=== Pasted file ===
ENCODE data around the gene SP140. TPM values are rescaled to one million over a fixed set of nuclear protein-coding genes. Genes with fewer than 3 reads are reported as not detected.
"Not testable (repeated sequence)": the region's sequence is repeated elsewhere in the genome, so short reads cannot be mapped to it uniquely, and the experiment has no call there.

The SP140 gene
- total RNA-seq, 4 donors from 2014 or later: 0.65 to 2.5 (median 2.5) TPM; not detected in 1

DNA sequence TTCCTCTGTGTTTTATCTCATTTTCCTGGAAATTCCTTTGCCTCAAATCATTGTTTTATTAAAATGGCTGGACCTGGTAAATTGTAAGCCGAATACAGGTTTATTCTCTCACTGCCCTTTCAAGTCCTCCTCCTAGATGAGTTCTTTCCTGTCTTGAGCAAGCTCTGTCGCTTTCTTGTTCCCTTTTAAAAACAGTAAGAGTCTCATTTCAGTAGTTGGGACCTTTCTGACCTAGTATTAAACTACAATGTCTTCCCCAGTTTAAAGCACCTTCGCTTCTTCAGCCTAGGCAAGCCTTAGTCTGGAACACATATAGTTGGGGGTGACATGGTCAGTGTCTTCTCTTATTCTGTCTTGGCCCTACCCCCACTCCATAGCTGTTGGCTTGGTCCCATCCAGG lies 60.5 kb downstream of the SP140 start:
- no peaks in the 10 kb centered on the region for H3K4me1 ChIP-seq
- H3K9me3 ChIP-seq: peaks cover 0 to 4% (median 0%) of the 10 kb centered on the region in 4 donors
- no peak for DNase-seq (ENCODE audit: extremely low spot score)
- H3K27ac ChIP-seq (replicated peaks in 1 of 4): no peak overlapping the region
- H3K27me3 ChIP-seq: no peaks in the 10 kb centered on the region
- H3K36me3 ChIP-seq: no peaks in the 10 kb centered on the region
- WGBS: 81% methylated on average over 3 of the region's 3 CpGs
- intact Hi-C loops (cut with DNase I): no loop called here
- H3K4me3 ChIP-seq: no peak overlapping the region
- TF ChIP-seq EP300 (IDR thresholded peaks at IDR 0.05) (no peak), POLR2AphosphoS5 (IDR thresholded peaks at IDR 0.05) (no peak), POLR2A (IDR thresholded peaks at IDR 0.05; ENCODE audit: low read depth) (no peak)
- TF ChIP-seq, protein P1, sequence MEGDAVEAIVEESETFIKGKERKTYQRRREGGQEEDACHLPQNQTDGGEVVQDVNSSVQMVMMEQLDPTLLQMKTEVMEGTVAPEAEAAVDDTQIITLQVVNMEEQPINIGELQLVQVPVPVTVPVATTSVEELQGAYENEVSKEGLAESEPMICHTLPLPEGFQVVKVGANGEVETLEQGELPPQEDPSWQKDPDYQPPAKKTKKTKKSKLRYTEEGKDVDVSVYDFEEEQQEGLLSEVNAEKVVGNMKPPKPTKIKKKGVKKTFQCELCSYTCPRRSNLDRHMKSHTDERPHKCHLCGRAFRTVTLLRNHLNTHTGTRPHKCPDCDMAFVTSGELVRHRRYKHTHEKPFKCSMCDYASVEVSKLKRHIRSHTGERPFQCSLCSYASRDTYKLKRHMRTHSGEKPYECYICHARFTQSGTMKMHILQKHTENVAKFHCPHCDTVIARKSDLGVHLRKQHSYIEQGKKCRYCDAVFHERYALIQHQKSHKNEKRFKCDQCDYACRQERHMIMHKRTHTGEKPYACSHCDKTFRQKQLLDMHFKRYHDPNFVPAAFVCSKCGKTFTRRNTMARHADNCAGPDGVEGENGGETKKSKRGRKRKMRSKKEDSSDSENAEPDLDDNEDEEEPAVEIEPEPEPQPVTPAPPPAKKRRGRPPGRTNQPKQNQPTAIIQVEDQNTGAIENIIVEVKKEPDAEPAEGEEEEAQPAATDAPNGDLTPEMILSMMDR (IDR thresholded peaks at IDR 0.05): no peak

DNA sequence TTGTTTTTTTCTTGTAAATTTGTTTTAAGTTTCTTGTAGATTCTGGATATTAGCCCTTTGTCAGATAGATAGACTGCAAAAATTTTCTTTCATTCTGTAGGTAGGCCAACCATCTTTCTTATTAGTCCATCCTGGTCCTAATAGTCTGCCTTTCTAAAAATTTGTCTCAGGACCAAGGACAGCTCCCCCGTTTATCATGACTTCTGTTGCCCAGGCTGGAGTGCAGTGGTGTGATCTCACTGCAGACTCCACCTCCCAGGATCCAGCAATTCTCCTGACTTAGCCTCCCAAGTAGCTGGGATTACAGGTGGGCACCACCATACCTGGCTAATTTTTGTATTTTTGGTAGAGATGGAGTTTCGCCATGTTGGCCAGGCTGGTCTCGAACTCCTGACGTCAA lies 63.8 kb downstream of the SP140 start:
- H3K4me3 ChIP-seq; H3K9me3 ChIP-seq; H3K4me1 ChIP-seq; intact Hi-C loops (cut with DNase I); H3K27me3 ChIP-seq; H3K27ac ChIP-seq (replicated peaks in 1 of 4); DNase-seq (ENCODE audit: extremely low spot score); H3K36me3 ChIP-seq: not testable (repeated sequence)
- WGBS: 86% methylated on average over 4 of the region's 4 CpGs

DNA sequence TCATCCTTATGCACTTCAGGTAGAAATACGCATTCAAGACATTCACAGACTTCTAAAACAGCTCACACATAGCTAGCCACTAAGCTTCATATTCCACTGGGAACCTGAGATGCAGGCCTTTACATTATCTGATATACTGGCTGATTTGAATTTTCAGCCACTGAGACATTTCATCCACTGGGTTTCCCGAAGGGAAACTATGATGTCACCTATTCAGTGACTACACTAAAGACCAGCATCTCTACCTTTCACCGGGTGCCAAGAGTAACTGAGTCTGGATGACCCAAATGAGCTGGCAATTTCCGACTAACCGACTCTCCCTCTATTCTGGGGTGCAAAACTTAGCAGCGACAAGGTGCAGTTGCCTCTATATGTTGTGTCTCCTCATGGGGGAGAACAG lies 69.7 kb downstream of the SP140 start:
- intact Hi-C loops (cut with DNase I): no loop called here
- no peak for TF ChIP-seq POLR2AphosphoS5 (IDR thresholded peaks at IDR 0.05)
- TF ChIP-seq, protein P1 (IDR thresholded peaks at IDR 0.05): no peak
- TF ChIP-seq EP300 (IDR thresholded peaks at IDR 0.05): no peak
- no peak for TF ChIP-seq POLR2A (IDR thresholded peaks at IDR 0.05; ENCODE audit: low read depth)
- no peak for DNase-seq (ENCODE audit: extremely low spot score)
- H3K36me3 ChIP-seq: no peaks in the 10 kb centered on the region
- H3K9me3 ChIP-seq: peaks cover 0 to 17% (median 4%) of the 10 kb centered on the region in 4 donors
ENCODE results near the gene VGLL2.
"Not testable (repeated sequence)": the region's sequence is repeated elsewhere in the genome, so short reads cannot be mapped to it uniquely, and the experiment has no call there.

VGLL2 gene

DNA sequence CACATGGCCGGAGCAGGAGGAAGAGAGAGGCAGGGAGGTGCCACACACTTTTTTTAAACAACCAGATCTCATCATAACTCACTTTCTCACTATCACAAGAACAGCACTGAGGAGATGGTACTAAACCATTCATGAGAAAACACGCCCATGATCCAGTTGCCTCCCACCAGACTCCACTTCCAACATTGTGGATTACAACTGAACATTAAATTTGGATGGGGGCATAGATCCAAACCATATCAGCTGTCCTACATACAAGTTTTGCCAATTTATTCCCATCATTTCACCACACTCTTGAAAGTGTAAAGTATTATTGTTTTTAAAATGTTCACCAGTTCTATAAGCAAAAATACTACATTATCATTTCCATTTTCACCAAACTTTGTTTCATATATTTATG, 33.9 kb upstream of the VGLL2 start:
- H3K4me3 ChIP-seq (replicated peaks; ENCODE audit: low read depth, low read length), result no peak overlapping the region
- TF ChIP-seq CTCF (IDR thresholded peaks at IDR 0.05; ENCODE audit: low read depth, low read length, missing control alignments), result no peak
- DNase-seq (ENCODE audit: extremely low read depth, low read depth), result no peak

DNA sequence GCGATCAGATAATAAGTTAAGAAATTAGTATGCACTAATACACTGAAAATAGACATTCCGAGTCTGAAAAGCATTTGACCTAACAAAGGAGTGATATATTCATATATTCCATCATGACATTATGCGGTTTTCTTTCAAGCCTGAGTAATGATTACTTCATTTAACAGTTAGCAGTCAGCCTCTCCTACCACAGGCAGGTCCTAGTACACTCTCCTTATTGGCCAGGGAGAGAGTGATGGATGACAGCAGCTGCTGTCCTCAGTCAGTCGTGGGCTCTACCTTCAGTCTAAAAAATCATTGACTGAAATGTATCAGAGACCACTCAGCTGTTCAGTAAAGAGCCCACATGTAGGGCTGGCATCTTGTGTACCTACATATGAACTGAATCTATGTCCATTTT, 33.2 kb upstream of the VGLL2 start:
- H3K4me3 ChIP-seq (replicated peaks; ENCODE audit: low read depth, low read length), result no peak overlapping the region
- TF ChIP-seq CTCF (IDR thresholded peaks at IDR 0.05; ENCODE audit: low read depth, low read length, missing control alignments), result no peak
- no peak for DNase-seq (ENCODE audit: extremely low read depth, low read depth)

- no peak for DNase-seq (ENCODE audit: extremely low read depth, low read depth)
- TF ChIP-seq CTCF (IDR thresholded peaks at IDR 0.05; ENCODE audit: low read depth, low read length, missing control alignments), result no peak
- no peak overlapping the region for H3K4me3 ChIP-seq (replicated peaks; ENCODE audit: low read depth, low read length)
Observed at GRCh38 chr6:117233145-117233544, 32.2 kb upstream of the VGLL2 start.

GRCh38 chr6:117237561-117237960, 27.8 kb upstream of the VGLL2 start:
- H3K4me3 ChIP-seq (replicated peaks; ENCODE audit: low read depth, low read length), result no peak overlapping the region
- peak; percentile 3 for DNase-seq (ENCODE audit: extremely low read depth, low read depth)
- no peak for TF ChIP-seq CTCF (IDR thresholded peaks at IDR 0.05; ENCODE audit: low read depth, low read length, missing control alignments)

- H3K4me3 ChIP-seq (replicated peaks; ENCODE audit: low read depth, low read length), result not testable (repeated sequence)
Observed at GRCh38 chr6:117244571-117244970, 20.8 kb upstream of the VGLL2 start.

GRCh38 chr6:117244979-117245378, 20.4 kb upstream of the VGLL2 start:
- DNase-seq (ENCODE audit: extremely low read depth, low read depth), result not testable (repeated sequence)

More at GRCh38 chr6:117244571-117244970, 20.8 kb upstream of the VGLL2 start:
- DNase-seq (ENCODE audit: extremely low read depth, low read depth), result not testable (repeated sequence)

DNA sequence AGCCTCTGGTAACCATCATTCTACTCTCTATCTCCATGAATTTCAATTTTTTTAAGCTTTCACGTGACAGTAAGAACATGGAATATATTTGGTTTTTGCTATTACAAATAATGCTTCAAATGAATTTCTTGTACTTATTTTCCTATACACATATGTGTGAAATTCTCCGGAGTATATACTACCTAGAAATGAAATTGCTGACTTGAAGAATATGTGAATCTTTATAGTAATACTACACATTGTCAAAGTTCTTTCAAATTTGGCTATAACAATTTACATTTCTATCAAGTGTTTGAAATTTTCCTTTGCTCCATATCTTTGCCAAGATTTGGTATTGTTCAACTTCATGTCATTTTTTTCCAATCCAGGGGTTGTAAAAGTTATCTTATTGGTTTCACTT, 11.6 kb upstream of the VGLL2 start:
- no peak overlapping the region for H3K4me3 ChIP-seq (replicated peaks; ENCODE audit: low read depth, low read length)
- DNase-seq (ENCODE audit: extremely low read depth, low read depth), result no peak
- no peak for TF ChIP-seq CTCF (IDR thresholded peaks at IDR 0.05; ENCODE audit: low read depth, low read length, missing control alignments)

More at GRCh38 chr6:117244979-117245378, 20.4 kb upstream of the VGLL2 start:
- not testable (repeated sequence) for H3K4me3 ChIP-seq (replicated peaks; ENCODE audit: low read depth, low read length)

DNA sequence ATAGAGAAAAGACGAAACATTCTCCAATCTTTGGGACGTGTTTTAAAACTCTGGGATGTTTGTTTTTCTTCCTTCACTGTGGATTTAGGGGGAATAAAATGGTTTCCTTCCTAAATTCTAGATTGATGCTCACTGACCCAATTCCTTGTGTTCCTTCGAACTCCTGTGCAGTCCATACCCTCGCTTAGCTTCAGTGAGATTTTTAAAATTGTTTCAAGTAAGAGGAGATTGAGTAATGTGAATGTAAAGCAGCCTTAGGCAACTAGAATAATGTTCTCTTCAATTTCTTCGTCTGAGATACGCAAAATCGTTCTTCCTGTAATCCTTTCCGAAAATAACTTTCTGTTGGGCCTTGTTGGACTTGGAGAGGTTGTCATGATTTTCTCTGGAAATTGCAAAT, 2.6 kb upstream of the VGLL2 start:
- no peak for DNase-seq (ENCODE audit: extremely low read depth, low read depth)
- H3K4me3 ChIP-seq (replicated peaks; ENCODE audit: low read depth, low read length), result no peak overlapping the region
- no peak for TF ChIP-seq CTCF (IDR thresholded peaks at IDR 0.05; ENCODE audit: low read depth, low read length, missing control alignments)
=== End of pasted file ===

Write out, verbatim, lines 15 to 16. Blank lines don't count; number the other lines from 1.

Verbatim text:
- TF ChIP-seq EP300 (IDR thresholded peaks at IDR 0.05) (no peak), POLR2AphosphoS5 (IDR thresholded peaks at IDR 0.05) (no peak), POLR2A (IDR thresholded peaks at IDR 0.05; ENCODE audit: low read depth) (no peak)
- TF ChIP-seq, protein P1, sequence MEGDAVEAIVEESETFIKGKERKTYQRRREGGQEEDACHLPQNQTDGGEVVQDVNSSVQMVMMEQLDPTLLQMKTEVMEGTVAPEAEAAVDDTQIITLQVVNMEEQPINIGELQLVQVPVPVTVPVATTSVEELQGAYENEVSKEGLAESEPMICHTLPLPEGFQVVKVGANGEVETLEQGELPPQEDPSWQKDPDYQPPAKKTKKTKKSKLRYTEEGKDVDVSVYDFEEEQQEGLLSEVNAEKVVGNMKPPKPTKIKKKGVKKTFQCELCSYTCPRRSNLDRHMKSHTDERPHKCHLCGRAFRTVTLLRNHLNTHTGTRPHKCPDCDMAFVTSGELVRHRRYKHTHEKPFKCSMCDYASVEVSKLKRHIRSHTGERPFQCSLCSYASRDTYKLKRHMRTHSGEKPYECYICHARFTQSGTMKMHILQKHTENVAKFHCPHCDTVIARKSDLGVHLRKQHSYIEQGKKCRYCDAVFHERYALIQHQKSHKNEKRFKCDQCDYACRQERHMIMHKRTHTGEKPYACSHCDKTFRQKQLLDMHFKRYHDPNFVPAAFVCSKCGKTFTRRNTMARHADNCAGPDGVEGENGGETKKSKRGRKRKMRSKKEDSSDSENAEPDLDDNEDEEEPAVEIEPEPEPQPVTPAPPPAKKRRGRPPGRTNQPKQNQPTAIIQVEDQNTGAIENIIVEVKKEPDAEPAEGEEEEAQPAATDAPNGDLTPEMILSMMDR (IDR thresholded peaks at IDR 0.05): no peak